Thoughts from a Foreign Field

Games in the garden

As is the case the world over gardens mean different things to different people. Some people see gardens as a place to grow any number of different flowers, others to grow vegetables, some people like to sit and some like to run around.

It is this last category which concerns us today because there is nothing like a summer full of sporting events to make people perk up and channel their inner Federer or Neymar.. We have had the tennis at Wimbledon, the World Cup (at which you guys did brilliantly and we were shamefully bad), the Commonwealth Games are about to start and the cricket season is in full swing. This also ties in with school holidays and amusing children – for which purpose I recommend my friend Dawn Isaac’s book “101 Things for Kids To Do Outside” – away from screens or sofas.

people holding soccer balls and filling them up with water

Of course, they could beetle off to a local park or sports centre to satisfy this craving but the back garden is the simplest and nearest solution. There is a long and noble tradition of games in gardens from archery ranges through to less hazardous pursuits like swingball or bowls. In period films the lawns of large English country houses are always dotted with elegant youths wearing immaculate flannels whacking tennis balls back and forth while ice tinkles in glasses of barley water. The American equivalent is of small boys wearing huge catchers’ mitts fielding high balls thrown by doting fathers.

people standing around on sidelinesAll very idyllic and delightful. However, there is the very real danger of flying projectiles destroying your precious plants. Thankfully there are ways of both having your high energy sports energy bar and eating it: games and gardens can happily co-exist. The main hurdle to overcome is one of attitude: when designing a garden one of the most important considerations is how that garden is to be used. If the owners are keen gardeners who enjoy growing things then the place can brim with rare and wonderful plants. Conversely if the garden is home to a troupe of rambunctious children, their friends and assorted dogs then it is best to plant tough stuff and leave as much open lawn as you can possibly manage.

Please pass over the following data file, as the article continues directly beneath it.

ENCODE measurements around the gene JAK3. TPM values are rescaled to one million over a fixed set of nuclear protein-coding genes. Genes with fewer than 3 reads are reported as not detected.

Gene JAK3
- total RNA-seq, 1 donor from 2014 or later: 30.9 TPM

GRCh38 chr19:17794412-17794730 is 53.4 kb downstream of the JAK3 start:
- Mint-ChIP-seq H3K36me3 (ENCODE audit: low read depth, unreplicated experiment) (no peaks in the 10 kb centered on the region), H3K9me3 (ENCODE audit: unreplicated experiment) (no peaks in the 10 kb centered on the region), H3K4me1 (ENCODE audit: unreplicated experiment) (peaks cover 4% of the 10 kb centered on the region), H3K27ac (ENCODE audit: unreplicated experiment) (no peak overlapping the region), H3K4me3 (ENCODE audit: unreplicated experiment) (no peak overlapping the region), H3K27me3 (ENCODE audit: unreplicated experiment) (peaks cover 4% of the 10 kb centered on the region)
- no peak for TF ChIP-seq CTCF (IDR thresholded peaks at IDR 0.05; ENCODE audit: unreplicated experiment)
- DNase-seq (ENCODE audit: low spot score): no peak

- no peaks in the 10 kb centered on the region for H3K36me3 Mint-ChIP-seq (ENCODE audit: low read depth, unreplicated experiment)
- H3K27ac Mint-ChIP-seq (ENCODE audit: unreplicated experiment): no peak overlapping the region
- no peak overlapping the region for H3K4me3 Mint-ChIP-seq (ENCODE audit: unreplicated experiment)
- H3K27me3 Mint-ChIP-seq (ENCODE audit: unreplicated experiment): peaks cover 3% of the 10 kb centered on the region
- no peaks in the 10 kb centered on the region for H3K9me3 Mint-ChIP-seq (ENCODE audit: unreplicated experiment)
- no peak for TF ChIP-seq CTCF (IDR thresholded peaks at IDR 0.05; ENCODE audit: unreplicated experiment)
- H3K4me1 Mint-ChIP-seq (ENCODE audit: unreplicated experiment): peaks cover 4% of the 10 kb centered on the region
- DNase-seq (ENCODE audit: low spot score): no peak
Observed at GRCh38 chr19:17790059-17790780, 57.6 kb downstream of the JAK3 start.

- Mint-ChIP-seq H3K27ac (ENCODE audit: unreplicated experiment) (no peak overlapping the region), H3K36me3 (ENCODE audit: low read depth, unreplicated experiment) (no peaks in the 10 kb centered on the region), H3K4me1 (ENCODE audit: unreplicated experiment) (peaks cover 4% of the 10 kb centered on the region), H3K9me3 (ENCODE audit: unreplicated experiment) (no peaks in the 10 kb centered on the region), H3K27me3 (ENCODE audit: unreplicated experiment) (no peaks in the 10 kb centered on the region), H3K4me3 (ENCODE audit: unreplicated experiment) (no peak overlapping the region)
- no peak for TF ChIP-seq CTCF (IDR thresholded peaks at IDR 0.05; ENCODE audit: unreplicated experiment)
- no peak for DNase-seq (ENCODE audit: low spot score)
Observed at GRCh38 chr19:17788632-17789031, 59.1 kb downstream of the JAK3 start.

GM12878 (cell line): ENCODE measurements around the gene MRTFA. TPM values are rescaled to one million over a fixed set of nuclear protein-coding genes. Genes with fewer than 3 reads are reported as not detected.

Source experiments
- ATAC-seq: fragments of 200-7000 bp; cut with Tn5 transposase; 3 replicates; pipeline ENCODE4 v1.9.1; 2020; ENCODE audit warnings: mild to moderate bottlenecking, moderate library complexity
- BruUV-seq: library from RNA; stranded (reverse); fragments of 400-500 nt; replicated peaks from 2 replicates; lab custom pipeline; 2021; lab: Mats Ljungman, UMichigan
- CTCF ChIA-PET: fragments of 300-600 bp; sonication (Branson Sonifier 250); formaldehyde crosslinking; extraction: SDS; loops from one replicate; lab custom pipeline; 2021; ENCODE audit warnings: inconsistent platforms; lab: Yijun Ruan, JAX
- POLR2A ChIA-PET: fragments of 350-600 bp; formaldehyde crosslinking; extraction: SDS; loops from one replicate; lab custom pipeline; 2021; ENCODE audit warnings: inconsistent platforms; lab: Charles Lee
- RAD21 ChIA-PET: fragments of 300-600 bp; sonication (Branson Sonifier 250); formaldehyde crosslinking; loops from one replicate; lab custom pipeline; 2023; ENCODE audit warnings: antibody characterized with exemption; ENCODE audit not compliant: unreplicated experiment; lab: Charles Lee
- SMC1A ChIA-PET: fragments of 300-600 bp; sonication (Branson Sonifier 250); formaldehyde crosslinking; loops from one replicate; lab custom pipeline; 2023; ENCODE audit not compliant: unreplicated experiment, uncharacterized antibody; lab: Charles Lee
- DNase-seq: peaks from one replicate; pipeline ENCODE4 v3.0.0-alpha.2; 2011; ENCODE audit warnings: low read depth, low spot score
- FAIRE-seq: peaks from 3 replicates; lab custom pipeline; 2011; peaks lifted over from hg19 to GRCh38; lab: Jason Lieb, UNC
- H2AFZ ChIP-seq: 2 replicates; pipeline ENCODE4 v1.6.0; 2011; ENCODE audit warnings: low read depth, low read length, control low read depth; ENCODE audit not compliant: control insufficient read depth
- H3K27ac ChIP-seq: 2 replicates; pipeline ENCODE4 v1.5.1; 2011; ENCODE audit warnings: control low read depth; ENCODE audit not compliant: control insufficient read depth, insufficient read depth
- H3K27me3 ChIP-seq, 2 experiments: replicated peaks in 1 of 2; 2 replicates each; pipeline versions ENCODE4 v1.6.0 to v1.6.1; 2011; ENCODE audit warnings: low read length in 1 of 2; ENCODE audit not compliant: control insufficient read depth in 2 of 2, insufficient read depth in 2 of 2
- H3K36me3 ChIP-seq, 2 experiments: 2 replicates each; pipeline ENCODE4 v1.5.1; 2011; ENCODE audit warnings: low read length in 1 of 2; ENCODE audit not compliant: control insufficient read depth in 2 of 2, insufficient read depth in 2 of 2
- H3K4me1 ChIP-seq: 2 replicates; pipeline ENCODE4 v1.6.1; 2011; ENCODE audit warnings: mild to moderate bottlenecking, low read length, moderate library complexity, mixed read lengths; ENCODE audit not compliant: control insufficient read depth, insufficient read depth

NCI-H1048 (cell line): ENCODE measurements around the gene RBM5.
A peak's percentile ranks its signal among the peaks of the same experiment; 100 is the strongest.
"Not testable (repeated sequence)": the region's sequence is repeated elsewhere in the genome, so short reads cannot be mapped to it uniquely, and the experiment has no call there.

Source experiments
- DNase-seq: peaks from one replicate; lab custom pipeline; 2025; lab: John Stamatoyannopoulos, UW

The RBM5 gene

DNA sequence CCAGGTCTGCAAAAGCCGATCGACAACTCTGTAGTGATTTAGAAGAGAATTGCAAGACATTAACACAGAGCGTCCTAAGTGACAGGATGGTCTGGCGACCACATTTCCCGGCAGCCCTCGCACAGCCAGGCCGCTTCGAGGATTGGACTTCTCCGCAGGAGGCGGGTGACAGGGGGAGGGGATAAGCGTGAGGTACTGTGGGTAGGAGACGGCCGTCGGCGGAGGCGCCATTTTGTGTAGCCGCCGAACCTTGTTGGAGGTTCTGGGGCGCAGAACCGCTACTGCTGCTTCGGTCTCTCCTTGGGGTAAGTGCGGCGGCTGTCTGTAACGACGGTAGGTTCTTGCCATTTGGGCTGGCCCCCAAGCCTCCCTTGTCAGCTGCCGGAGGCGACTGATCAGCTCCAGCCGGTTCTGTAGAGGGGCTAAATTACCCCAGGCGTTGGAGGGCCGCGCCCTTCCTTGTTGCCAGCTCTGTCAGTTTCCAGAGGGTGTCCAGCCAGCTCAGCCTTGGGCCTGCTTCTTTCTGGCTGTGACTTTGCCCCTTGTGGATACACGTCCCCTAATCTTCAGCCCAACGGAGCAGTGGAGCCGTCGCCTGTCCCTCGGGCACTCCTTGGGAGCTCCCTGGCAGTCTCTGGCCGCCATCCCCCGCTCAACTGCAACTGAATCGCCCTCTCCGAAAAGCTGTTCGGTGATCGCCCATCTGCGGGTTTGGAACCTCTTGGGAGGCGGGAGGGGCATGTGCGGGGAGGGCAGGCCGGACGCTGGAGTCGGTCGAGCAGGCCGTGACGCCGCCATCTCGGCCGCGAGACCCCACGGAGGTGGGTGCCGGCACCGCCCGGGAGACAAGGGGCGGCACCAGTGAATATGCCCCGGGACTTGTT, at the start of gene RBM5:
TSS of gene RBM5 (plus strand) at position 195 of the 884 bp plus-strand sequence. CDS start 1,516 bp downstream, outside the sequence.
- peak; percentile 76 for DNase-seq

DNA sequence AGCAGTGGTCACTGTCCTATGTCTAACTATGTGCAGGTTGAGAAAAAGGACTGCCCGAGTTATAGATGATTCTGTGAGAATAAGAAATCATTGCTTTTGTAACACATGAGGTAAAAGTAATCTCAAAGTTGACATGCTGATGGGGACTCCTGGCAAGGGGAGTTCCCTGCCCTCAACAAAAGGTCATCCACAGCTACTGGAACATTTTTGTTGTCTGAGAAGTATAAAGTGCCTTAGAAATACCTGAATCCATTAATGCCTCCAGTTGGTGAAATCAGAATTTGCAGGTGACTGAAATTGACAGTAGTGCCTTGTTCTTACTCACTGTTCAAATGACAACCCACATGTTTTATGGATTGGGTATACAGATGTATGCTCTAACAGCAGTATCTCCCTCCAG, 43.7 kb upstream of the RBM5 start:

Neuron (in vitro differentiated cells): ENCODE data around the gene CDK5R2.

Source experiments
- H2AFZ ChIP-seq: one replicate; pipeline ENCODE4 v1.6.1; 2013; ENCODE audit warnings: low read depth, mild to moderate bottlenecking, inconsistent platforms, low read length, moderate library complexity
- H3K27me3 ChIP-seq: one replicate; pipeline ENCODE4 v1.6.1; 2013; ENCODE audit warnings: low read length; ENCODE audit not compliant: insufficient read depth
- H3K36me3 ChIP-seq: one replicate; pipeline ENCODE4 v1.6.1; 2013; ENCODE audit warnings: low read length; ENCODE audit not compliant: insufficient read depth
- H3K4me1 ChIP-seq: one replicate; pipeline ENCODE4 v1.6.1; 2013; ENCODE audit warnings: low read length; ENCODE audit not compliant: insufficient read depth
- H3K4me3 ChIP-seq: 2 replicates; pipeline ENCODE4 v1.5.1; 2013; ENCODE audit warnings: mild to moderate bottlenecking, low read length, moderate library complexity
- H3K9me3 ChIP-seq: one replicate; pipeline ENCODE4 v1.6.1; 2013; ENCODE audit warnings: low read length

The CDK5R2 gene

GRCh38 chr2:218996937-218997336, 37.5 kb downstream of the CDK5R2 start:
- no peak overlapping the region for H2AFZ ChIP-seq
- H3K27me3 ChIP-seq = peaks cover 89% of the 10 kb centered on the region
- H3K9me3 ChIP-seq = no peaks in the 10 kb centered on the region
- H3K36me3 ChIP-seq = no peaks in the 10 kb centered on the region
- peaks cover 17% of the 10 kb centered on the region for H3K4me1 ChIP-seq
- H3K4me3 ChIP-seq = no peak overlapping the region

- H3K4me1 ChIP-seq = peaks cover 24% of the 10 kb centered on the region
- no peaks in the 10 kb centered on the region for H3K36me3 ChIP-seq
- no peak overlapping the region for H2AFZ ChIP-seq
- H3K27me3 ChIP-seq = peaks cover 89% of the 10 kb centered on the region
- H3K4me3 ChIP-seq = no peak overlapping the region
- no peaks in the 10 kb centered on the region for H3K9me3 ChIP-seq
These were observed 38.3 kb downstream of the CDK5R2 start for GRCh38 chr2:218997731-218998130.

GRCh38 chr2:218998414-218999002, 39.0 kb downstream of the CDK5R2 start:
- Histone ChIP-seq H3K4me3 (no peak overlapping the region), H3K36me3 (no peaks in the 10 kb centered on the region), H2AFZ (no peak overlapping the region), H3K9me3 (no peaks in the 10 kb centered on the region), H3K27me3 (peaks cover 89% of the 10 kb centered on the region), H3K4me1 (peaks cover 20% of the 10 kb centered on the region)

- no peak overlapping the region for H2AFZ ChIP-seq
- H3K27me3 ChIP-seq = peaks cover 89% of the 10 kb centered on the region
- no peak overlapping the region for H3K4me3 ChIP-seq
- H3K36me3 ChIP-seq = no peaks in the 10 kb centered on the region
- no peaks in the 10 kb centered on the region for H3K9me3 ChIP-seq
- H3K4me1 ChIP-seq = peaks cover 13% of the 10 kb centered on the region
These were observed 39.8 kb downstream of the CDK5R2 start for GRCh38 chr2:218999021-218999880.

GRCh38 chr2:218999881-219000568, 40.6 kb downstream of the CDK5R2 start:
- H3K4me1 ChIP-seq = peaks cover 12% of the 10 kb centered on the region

I have a client who falls firmly into the second category: three boys who are never happier than when kicking things into flowerbeds. As a result the lawn is threadbare in places and littered with goalposts and bits of clothing that have been discarded and then forgotten. Unfortunately all this goes on in the one place which is visible from every window so we have had to adopt the premise of the “slightly secret” garden. If you leave the devastation of the main lawn you will find, huddled behind hedges, flourishing herbaceous borders, a vegetable garden and even a greenhouse (something that really should not be allowed with easy slog of any balls).

kids popping water balloons

Of course not all garden games are destructive, many will co-exist quite happily with your garden. Badminton, for example, works well: if you are particularly keen then you can go the whole hog and mark out a proper court (it needs to be 13.4m by 6.1m but I doubt anybody will check) but you can have a pretty good match using a piece of string and a couple of tall bamboo canes. Importantly, no matter how hard you hit it, a shuttlecock will never do as much damage as a baseball. 

Or croquet, another classic garden game, quick to set up and easy to learn, although you should be under no illusions that it is a genteel sport. Do not be fooled by pictures of Edwardian ladies in long skirts, if played competitively it can be viciously vindictive. Nowadays the most popular is probably the trampoline: the spread of this craze is best observed from above. It is remarkable how many gardens have one: they are not very pretty objects so the best thing is to bury them. That way they do not need a whole load of safety netting and are much less obtrusive. Instructions here.

polo balls people playing a game on a patch of grass


Gardens should always be multi-purpose and never dedicated purely to plants. There should always be places for children to turn cartwheels and chase each other, otherwise they become worthy and no fun. If you are really squeezed for space you can always try playing indoor games outside: there is always Jenga or, for the more flexible, Twister.

Even poker will do: it might not make you any fitter but at least you’re playing in the sunshine rather than a smoky basement.

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